DALLAS J.M. Barrie’s boy who wouldn’t grow up, Peter Pan — who first appeared in another story before a play and a novel were devoted to him — has had a lot of traction in the past century. The themes are timeless, but they are captivating audiences more than ever these days as new versions of the story appear in various forms.
The latest musical version, Fly, has its world premiere at the Dallas Theater Center, continuing artistic director Kevin Moriarty’s goal of developing work here for a life in New York and beyond. Fly, at the Wyly Theatre, stands the best chance for commercial success in its post-Dallas life, not because of its well-known story (although that helps) but because it’s a smart adaptation that does many things right. Not least of which is using age-appropriate actors to play Peter, the Darling kids and the Lost Boys. Peter, typically portrayed by an adult woman in Barrie’s play and the most famous musical adaptation from the 1950s, is played by a young male actor this time (the talented Grant Venable).
Directed by Tony-winning producer Jeffrey Seller (Rent) with percussion-heavy music by Bill Sherman and a book by rising playwright Rajiv Joseph, who also co-wrote the lyrics with Kirsten Childs, the most noticeable difference between Fly and the other adaptations is that Neverland is an island inhabited not by American Indians, but by creatures — they’re called “trees,” but they’re the ensemble of singer-dancer-drummers — of African, Afro-Caribbean or Pacific Island origin, with vibrant choreography by Andy Blankenbuehler. Leaving this open automatically creates more casting possibilities and erases the American Indian stereotyping.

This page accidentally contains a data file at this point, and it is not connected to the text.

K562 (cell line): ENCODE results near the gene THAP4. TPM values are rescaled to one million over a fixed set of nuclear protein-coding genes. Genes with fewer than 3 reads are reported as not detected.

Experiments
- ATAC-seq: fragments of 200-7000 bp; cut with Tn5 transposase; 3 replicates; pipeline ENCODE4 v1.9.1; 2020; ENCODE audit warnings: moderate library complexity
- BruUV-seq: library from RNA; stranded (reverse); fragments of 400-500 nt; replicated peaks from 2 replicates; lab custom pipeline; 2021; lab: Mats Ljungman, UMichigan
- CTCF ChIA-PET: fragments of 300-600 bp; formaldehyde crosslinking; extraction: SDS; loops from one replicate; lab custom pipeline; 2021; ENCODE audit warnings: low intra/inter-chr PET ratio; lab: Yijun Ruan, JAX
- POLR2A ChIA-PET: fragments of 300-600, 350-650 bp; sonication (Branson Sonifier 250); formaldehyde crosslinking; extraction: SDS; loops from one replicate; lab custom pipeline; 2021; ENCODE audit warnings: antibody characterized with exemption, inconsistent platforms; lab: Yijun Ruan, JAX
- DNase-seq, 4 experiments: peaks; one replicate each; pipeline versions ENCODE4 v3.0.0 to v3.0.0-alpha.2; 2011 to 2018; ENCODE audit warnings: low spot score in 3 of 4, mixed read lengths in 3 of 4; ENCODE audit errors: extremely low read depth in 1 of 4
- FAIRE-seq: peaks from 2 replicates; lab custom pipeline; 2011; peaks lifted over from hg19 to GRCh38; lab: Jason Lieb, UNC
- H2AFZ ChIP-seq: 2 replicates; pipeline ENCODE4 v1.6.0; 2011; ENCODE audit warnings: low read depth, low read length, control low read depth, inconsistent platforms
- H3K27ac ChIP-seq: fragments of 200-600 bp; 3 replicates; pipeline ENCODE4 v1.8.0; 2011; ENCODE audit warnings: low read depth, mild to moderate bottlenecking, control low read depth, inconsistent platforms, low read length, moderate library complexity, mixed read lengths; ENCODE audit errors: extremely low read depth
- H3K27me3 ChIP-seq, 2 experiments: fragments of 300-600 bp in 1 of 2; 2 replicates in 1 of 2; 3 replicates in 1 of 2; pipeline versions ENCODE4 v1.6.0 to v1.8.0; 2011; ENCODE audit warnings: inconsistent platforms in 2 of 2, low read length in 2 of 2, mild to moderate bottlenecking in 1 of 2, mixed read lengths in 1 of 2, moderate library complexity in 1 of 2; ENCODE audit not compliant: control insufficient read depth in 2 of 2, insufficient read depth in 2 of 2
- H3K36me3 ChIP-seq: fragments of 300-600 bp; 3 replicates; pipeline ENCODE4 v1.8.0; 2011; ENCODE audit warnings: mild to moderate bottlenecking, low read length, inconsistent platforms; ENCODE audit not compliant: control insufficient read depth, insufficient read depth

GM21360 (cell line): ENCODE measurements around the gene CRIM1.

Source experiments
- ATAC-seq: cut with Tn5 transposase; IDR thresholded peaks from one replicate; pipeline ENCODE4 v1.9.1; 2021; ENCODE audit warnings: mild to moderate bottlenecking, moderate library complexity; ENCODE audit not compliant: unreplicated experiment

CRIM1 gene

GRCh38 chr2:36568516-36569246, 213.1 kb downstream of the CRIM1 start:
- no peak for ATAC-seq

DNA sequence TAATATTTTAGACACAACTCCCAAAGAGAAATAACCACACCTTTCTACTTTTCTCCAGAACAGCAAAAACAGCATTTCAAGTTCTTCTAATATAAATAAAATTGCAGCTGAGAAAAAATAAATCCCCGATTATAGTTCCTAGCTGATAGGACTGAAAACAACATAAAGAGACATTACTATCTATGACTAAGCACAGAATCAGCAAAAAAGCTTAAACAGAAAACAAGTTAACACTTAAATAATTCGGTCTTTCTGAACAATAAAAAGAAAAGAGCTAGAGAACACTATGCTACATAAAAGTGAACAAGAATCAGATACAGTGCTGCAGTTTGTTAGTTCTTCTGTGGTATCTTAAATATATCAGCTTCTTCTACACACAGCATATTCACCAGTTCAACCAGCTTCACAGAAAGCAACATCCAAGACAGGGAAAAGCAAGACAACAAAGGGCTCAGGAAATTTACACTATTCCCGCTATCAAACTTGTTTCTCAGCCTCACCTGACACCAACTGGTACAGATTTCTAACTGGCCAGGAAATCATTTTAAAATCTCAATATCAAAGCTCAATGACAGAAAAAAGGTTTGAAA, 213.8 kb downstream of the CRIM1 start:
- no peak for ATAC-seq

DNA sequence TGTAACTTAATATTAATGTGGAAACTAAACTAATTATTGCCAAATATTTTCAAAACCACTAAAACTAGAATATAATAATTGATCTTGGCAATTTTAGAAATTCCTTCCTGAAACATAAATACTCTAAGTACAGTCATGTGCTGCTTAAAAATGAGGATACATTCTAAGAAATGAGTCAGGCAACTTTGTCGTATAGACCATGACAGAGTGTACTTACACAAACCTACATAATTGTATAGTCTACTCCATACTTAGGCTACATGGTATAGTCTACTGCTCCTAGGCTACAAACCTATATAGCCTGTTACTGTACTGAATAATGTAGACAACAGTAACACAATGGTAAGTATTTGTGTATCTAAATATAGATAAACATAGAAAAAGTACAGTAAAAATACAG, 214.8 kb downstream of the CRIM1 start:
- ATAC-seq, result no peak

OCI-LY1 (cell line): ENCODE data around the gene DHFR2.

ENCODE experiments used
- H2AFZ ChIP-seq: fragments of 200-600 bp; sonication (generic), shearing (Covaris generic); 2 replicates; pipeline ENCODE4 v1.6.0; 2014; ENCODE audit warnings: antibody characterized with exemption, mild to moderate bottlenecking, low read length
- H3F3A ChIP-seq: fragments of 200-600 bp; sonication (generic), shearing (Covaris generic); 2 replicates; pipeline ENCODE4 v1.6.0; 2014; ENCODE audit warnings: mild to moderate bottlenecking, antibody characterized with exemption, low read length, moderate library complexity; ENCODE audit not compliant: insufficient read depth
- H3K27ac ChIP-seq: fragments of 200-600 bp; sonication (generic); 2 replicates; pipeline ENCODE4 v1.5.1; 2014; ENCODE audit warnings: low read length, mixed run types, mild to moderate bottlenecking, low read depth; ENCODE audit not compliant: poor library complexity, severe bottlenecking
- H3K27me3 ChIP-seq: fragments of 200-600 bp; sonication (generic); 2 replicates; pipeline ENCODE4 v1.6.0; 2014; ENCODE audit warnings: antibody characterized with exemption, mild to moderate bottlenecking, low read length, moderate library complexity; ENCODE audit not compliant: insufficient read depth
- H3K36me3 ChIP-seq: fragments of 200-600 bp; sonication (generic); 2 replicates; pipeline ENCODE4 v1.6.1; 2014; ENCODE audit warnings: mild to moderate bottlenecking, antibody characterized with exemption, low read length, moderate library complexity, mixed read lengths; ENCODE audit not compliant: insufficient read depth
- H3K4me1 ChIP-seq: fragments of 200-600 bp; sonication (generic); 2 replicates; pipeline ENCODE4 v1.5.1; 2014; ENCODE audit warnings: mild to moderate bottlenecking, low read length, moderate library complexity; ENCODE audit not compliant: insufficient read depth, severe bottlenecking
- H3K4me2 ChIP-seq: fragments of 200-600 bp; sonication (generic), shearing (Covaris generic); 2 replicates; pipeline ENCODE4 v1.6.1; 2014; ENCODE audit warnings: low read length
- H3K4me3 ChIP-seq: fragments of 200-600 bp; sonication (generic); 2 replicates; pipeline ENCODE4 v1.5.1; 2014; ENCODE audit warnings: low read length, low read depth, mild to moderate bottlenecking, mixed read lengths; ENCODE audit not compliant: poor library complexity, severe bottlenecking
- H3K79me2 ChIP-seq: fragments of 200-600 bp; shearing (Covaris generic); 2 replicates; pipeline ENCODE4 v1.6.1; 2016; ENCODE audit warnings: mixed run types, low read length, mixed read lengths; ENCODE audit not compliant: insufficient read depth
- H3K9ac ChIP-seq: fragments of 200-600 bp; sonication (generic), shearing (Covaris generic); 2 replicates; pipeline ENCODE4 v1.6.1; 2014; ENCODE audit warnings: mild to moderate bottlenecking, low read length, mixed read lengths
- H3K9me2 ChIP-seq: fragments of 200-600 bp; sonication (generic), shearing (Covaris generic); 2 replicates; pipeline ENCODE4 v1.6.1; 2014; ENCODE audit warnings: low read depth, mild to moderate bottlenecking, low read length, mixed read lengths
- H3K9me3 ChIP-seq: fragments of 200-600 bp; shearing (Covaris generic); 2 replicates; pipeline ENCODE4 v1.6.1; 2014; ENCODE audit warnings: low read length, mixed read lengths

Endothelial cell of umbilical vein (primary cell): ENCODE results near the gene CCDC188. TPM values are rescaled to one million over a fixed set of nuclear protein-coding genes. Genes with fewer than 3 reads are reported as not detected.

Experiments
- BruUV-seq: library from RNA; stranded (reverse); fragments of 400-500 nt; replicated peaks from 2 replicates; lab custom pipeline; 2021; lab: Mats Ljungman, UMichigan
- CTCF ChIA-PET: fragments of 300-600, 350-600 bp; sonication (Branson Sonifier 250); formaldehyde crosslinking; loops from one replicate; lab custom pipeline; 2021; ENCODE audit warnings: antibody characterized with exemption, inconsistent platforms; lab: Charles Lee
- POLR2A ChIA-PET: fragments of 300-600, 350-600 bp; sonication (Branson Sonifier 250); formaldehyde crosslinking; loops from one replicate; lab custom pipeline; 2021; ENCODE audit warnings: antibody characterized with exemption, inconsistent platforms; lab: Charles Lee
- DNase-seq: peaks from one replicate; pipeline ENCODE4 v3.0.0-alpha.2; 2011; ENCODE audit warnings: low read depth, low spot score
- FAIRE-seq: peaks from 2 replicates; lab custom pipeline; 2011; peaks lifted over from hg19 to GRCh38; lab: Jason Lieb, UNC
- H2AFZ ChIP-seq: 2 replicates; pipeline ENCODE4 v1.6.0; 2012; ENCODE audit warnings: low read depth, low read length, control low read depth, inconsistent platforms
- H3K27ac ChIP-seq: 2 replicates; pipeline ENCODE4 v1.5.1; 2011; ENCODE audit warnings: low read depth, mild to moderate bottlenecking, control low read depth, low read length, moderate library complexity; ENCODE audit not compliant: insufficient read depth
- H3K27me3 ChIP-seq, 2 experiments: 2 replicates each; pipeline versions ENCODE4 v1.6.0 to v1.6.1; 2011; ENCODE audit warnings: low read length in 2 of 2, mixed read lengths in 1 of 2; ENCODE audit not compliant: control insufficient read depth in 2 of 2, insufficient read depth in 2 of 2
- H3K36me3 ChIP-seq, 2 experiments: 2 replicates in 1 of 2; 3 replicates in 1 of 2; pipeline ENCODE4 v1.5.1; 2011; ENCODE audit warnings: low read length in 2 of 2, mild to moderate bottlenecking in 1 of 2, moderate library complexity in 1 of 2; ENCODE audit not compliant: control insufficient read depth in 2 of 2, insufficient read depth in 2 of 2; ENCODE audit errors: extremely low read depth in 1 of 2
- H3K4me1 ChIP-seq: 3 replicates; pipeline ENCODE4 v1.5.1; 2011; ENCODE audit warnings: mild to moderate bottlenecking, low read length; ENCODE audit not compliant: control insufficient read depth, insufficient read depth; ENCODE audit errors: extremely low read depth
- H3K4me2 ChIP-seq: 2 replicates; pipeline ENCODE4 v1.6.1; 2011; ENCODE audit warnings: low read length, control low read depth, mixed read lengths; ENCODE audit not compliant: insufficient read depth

Tinkerbell becomes Tink (a hilarious Morgan Weed) and is more like Shakespeare’s Puck than the fairy we know from the Disney film; and the Mermaid’s Lagoon becomes the Black Swamp, ruled by Mami Wata, a witchy woman with shrewd insight (played by the big-voiced Marcy Harriell). There are more differences, such as with the third Darling child and Hook’s back story, but the main gist is there.
All of these choices make these characters, even the ragtag pirates and the jealous fairy, more human and in tune with the overarching idea that as we get older we have to act like it. Even Hook is complex, and as played by the marvelous Bradley Dean, his mixture of funny and frightening is more relatable, genuine and sad.
But what makes this take on Peter Pan more forward-thinking is that Wendy is the real hero of the story. As played by the marvelous Isabela Moner, she’s a tomboy who doesn’t let her fearlessness get in the way of rational thought. She loves her brother John (Austin Karkowsky), but doesn’t mother him.
In Fly’s attempt to make every character except Peter come to terms with the real-world concept of growing up, there is a curious scene toward the end that involves the Lost Boys as adults, played by the actors who were the pirates. That might be too literal, as if the theme of transitioning from not wanting grown-ups to tell you what to do, to becoming one, hasn’t already been driven home. But in the end, adult Wendy knows that she can forever run with the motto “make adventures instead of dreaming about them.” She leads by example.